Jason Kenney: “I think there is a tendency to be a little bit naive in Canada. We’re so self-congratulatory about the success of our model of pluralism and diversity, that surely no one could really mean ill in Canada... We don’t necessarily all subscribe to Canadian values, and we should be willing to recognize those that don’t.”Not sure how far we can expect the government to go. Of course, if we had a majority government and if we had more of the good old Reform policies in the Conservative policy book - we could see the end of all those "sensitivity training" programs and other nonsense funded with the taxpayers' money. But cutting public funds to extremist organizations and ensuring that "sensitivity training" at our airports is not provided by jihadists - that's a good start.
Although the Minister of Citizenship, Immigration and Multiculturalism Jason Kenney was quick to acknowledge certain challenges:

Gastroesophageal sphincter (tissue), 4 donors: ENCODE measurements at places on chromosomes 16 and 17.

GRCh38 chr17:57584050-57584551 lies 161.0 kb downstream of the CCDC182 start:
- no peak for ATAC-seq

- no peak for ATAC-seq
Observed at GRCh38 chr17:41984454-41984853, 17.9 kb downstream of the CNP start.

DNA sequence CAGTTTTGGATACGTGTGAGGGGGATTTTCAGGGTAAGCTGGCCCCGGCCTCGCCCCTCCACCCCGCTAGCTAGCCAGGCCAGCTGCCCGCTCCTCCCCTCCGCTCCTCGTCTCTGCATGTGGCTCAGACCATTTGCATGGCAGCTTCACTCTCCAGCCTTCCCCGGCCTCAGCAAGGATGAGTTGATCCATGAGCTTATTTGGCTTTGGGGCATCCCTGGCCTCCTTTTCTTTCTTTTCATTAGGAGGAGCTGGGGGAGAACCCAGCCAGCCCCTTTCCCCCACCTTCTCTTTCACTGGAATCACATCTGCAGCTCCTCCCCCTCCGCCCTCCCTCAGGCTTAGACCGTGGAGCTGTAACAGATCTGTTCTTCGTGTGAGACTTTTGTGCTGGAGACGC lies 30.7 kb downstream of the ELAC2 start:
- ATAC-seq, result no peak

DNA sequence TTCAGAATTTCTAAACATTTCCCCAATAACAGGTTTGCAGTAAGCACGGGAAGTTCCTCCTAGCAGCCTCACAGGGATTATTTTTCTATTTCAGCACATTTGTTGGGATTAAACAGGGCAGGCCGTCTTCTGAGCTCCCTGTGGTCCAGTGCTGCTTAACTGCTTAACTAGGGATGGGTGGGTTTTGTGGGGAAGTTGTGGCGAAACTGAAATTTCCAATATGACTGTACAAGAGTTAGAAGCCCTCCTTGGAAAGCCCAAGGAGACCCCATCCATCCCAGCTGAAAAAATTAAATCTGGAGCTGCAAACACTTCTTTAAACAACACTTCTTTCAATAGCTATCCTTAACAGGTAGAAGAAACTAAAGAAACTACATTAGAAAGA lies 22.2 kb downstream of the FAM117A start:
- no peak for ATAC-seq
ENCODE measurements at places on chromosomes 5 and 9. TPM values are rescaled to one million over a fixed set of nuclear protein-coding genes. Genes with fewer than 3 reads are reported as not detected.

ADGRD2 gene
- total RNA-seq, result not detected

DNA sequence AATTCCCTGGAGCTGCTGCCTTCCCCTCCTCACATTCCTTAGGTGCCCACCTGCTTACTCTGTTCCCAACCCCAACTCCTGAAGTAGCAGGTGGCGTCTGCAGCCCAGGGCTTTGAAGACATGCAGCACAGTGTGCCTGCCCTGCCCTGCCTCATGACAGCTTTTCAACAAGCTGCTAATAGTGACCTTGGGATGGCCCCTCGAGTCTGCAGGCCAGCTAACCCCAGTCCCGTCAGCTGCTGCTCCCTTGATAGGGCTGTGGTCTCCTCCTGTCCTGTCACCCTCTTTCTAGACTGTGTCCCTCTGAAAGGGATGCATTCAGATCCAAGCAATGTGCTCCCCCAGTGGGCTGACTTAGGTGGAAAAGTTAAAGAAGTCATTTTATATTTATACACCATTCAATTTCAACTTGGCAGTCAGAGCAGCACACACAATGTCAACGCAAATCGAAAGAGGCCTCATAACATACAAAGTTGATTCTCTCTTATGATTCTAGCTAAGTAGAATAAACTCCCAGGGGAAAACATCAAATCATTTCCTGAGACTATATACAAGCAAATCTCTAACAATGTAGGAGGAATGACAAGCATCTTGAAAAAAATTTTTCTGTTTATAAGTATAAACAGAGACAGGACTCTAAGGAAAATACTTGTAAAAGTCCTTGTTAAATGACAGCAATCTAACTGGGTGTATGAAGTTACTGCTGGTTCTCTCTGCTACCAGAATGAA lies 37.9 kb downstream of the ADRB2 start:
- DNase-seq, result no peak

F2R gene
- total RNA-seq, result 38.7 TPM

“Unfortunately, the federal government is a huge, complicated machine. You know, (it has a) $200-billion budget, hundreds of thousands of people, and sometimes not everyone gets the message,” Kenney said.Well, how about zero-base budgeting then? Instead of just adding new spending on top of what the departments have spent last year (plus the indexation, plus adjustment to population growth,) let's require them to justify all their expenses, including those that were approved for the past fiscal years.
Doesn't that make sense? Instead of having to go through thousands of expense items for every single department, make the departments come to you with the lists of expenses which they want to see extended for the upcoming fiscal year. Instead of explaining the departments (or organizations) why they can no longer have certain public grants, let the departments and organizations explain you why do they still need that money. I agree - a Federal government is a huge, complicated machine. So wouldn't it make sense to make everyone do their share of the work, rather than doing all the work alone?
Not to mention that abolishing needless spending could slash some $10B from the upcoming deficit, ensuring Canada's return to balanced budgets as early as 2011.